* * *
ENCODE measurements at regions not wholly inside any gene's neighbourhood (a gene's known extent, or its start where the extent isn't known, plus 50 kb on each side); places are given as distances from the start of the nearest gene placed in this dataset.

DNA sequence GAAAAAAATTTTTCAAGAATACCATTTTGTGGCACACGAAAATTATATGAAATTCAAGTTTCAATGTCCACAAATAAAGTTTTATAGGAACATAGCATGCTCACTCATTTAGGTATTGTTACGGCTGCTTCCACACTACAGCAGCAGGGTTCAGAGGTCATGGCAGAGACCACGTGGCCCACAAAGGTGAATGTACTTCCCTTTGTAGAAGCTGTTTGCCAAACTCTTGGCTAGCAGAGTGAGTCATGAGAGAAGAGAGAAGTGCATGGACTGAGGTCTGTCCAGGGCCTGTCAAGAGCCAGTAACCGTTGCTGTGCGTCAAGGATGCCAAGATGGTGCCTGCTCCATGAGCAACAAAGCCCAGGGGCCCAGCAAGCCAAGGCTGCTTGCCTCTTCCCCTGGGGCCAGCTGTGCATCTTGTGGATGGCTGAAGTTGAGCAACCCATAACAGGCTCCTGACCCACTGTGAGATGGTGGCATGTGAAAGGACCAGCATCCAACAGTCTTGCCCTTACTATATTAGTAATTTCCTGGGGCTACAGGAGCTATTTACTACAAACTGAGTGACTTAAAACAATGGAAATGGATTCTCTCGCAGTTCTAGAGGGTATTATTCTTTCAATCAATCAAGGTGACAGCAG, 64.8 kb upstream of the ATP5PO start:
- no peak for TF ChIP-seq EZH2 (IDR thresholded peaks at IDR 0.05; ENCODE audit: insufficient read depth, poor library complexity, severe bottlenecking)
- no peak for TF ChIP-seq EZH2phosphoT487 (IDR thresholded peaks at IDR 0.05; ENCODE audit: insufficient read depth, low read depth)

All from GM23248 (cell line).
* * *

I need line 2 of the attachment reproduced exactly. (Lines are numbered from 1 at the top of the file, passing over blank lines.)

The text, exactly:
DNA sequence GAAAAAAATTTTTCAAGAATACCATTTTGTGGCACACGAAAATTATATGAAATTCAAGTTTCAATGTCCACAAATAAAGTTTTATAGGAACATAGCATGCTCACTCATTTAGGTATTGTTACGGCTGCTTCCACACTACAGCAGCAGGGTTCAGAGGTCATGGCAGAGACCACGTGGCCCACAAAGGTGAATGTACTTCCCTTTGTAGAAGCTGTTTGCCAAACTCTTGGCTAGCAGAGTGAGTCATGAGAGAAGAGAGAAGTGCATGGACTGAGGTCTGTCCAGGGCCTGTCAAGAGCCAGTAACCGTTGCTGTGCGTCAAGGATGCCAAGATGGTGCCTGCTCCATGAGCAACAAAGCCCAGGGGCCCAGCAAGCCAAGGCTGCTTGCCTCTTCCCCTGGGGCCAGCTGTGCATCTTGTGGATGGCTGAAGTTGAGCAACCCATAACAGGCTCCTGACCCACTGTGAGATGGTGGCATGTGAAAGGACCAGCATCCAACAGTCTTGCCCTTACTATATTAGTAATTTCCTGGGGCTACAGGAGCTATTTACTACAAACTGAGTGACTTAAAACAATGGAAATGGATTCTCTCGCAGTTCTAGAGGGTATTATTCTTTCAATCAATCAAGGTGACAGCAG, 64.8 kb upstream of the ATP5PO start: